After one of the best seasons in school history, Missouri has its sights set even higher in 2008.
Illinois, meanwhile, was one of the big surprises in college football last season, and coach Ron Zook believes his team could be better this year.
Both programs will get an early test and find out right away just how good they are when the sixth-ranked Tigers meet the 20th-ranked Fighting Illini Saturday at the Edward Jones Dome in St. Louis.
Led by Heisman Trophy finalist Chase Daniels, Missouri finished with 12 wins and a No. 4 ranking in the final AP poll last season, both highs for a school that is usually overshadowed in the Big 12 by Oklahoma, Texas and Nebraska. The only two losses for the Tigers last season both came at the hands of the Sooners, and Missouri's 38-17 loss in the Big 12 championship game knocked it out of contention for a BCS bowl and national title.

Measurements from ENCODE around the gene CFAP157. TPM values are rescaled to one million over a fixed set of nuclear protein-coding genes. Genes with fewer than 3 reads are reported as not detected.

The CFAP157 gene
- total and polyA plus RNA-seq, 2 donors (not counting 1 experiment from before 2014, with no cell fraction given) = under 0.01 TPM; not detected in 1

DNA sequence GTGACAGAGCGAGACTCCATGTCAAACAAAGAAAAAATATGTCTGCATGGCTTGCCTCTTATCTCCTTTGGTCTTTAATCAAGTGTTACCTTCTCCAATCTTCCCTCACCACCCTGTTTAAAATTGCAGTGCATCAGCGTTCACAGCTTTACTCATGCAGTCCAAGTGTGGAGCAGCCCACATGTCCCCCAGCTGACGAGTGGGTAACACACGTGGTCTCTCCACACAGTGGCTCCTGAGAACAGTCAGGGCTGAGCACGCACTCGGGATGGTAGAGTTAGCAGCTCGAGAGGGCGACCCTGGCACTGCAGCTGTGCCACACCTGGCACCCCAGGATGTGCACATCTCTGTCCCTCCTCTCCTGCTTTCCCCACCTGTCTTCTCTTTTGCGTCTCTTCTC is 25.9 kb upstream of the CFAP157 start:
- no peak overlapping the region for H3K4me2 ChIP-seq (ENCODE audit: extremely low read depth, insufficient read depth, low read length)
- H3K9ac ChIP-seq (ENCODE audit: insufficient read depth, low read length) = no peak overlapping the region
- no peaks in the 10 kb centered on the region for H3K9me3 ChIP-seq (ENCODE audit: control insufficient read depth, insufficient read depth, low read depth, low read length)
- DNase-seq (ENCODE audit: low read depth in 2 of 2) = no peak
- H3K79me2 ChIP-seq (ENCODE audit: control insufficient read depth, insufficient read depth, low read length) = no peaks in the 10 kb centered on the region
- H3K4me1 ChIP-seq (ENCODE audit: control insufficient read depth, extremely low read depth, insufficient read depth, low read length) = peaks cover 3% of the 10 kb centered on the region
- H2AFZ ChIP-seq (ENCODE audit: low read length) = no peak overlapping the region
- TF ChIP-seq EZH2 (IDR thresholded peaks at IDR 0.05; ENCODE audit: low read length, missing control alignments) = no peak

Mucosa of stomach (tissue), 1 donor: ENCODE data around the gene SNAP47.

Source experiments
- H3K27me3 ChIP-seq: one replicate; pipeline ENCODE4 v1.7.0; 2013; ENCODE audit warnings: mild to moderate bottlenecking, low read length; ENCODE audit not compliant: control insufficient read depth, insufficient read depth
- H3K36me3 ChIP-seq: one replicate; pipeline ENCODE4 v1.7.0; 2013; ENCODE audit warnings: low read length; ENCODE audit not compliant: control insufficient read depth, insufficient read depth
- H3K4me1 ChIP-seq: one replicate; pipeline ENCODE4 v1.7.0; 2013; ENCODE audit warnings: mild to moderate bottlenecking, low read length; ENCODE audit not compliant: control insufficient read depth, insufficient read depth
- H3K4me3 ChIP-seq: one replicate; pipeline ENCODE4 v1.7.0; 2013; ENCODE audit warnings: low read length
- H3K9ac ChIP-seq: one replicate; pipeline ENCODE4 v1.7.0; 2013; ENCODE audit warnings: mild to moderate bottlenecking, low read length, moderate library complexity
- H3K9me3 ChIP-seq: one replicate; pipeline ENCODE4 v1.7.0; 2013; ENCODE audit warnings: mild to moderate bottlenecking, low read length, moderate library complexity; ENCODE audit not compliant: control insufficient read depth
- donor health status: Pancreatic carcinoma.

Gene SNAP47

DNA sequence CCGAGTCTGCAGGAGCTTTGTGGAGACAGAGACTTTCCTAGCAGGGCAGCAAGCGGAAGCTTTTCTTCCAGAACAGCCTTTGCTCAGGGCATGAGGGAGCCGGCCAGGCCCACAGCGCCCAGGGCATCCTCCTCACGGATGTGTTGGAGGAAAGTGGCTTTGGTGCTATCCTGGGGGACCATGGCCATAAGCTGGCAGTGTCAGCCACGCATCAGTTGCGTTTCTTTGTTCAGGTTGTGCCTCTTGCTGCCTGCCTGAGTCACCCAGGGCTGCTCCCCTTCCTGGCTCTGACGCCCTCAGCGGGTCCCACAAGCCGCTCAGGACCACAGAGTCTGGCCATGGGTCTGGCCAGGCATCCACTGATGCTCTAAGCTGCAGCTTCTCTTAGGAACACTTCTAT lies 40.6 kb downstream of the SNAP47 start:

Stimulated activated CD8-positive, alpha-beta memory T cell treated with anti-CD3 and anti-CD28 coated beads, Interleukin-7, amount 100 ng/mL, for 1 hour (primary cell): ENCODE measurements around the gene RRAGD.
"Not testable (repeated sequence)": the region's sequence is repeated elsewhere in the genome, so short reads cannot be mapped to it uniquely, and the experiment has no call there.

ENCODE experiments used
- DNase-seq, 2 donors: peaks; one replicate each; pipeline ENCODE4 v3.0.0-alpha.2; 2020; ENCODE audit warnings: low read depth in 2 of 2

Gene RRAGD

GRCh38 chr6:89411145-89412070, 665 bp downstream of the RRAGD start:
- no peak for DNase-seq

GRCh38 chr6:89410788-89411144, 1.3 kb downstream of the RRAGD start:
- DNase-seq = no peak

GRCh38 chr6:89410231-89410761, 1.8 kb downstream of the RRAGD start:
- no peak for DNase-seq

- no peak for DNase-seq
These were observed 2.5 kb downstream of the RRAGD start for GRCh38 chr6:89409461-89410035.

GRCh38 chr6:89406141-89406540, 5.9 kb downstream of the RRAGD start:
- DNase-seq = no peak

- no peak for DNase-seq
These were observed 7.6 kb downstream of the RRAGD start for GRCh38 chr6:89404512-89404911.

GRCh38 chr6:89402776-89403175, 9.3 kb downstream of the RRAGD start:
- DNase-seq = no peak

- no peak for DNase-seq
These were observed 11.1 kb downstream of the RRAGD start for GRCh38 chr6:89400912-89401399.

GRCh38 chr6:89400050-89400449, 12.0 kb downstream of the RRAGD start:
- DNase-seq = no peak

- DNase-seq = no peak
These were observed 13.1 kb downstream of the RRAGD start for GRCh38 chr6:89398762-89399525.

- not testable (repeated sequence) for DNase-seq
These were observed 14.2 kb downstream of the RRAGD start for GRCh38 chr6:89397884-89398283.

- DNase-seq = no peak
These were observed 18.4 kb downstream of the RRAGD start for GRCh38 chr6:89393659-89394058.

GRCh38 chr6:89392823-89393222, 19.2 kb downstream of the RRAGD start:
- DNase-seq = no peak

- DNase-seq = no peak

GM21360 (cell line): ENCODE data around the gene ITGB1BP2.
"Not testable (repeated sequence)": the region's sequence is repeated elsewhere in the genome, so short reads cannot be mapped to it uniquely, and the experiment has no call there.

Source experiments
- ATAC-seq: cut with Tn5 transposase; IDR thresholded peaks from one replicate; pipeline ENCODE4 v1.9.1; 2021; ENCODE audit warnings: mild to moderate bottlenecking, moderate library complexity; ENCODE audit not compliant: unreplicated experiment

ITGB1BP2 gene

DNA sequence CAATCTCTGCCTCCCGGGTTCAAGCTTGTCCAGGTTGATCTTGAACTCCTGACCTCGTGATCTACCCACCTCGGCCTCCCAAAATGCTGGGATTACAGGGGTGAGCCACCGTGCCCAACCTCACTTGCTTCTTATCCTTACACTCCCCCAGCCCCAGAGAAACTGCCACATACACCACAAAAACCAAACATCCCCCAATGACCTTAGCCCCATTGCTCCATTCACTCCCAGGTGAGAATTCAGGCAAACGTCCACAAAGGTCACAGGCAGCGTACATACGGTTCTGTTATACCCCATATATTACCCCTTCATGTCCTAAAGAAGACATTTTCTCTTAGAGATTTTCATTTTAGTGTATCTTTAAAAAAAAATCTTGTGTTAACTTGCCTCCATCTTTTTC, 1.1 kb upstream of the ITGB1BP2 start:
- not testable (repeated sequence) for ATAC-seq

The Illini allowed the fifth-most yards in the Big Ten (376.8 per game) and was fifth in the league in scoring (21.8) last year, but Zook believes the defense will be one of the strengths of the team this season.
Alabama at Clemson, 8:00pm ET
Clemson has earned the reputation of an underachiever in Tommy Bowden's nine seasons on the sidelines, routinely landing in second-tier bowl games despite possessing some routinely impressive talent.
It'll only get worse if Bowden's team can't win the ACC in 2008, when they'll be preseason favorites for the first time in his tenure.
The No. 9 Tigers won't have to wait to get their first major test, as they open the season Saturday in Atlanta against 24th-ranked Alabama, which is looking for improvement in Nick Saban's second season.
Clemson (9-4) started 8-0 in 2000, Bowden's second year at the helm, before losing three of its final four, including a blowout loss in the Gator Bowl. In 2006, the Tigers got off to a 7-1 start before losing four of their final five games.